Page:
Ovarian markers and irregular menses among women with type 1 diabetes in the Epidemiology of Diabetes Interventions and Complications study

the EDIC Research Group

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8 Scopus citations


Objective: Women with type 1 diabetes have increased risk of infertility compared to women without diabetes even after adjustment for irregular menses, but aetiologies are incompletely understood. Our aim was to examine the prevalence of abnormalities in ovarian markers consistent with polycystic ovary syndrome in women with type 1 diabetes and associations with irregular menses and diabetes-specific variables. Design, Patients and Measurements: We conducted a secondary analysis of women in the Diabetes Control and Complications Trial/Epidemiology of Diabetes Interventions and Complications Study (DCCT/EDIC), a randomized trial and observational follow-up of intensive insulin therapy for type 1 diabetes. We included women with anti-Müllerian hormone (AMH) measurements among women not using oral contraceptives (n = 187). Initial AMH and testosterone measures were performed between EDIC years 1 and 4. History of irregular menses was assessed annually. Results: The median age of women was 35 (interquartile ratio 29, 40) years; 133 (35%) had elevated AMH and 62 (17%) reported irregular menses. Twelve per cent of women had relative elevations in total testosterone. In multivariable models, lower insulin dosages were associated with higher AMH concentrations (P =.0027), but not diabetes duration, glycemic control, body mass index or irregular menses. Neither irregular menses nor diabetes-specific variables were associated with testosterone concentrations. Conclusions: Among women with type 1 diabetes in their thirties, abnormalities in ovarian markers are common and not associated with irregular menses and thus may partially account for decreased fecundity in women with type 1 diabetes.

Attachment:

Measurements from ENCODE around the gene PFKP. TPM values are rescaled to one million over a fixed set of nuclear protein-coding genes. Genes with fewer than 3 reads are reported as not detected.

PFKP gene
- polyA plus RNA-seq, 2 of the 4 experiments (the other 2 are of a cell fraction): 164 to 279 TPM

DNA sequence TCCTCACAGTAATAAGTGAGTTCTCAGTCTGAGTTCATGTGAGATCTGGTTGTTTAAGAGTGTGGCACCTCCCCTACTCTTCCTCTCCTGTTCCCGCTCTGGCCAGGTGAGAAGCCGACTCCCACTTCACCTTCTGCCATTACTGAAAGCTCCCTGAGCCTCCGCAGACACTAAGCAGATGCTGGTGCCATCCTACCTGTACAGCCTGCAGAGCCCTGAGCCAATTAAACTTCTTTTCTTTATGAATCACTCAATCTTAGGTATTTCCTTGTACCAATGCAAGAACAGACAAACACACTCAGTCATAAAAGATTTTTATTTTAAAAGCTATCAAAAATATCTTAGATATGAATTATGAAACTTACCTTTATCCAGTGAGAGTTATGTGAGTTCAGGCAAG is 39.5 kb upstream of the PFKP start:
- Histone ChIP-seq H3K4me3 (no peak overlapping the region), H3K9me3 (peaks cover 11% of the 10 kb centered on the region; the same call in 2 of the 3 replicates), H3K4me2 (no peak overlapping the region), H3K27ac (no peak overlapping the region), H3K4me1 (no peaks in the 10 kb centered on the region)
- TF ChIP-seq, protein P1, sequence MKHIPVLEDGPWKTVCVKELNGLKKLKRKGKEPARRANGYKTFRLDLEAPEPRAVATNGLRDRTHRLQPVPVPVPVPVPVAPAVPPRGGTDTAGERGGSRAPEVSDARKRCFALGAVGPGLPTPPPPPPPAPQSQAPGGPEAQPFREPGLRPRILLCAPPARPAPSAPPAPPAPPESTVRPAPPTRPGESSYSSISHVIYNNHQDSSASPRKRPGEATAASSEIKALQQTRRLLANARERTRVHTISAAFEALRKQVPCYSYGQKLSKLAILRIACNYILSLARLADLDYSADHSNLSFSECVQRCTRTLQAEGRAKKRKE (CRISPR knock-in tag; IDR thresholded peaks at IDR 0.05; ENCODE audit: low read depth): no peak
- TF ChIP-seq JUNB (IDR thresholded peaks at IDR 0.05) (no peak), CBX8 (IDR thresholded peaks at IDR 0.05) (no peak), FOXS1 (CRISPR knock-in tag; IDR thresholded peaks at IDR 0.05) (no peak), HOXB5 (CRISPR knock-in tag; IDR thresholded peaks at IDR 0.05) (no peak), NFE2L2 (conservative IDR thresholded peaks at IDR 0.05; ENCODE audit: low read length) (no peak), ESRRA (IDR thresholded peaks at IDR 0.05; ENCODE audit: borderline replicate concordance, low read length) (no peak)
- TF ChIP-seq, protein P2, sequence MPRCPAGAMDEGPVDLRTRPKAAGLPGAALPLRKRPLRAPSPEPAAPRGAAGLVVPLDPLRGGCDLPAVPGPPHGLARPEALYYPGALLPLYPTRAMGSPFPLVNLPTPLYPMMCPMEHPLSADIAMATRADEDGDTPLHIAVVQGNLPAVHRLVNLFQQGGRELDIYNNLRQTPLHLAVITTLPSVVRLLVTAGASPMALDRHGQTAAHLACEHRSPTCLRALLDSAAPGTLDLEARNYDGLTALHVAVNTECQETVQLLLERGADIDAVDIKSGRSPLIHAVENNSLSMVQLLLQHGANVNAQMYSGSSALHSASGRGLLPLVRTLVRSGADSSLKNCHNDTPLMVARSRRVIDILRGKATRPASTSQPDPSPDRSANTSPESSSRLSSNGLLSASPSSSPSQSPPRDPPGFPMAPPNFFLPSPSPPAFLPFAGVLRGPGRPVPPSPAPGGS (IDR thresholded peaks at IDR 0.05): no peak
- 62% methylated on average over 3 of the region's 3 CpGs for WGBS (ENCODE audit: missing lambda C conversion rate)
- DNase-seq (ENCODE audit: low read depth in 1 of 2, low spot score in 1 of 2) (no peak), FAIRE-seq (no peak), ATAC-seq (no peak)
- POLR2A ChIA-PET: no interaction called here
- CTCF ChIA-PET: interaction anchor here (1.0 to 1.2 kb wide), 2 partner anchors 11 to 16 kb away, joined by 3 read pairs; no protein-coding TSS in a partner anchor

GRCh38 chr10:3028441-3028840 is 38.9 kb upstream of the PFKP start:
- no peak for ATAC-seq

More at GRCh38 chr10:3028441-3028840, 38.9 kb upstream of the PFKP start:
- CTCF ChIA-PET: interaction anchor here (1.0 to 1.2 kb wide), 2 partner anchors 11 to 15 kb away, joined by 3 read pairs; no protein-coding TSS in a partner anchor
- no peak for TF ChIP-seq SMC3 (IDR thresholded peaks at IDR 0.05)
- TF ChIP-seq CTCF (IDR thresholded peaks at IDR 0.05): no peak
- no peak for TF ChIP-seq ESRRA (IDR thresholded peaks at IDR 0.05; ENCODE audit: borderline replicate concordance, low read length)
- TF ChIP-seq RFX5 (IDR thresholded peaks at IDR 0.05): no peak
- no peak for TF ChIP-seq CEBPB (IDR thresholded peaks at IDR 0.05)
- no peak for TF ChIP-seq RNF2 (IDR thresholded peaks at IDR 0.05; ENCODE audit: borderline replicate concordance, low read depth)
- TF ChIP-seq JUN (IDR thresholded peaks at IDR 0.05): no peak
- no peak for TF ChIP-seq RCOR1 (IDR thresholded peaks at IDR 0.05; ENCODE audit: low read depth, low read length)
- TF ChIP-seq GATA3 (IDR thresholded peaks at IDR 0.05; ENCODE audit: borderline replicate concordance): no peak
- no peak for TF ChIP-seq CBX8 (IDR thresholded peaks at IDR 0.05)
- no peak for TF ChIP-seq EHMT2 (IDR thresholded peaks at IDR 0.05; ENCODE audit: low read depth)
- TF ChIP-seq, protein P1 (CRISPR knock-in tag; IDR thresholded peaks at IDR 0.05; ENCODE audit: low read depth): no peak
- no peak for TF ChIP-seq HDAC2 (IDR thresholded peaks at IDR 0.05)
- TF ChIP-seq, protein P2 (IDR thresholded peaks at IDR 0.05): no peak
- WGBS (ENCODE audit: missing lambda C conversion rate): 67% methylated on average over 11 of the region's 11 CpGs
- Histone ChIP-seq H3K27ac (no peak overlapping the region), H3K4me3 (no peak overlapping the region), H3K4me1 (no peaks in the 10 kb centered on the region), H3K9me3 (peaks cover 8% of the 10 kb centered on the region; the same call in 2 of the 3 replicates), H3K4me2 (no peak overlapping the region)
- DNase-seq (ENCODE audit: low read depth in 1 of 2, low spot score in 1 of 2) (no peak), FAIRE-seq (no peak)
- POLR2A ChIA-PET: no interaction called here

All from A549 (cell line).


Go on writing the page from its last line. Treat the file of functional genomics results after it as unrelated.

Original languageEnglish (US)
Pages (from-to)453-459
Number of pages7
JournalClinical endocrinology
Issue number3
StatePublished - Mar 2018

Bibliographical note

Funding Information:
Funding: This work was supported by the National Institutes of Health [U01 DK094176 and U01 DK094157 and DK098129] and through support by the Genetic Clinical Research Centers Program (1993-2007) and Clinical Translational Science Center Program (2006-present), Bethesda, Maryland, USA. Industry contributors have had no role in the DCCT/EDIC study but have provided free or discounted supplies or equipment to support participants’ adherence to the study: Abbott Diabetes Care (Alameda, CA), Animas (Westchester, PA), Bayer Diabetes Care (North America Head?uarters, Tarrytown, NY), Becton Dickinson (Franklin Lakes, NJ), Eli Lilly (Indianapolis, IN), Extend Nutrition (St. Louis, MO), Insulet Corporation (Bedford, MA), Lifescan (Milpitas, CA), Medtronic Diabetes (Minneapolis, MN), Nipro Home Diagnostics (Ft. Lauderdale, FL), Nova Diabetes Care (Billerica, MA), Omron (Shelton, CT), Perrigo Diabetes Care (Allegan, MI), Roche Diabetes Care (Indianapolis, IN) and Sanofi-Aventis (Bridgewater NJ).

Publisher Copyright:
© 2018 John Wiley & Sons Ltd


  • fertility
  • ovary
  • type 1 diabetes
  • women


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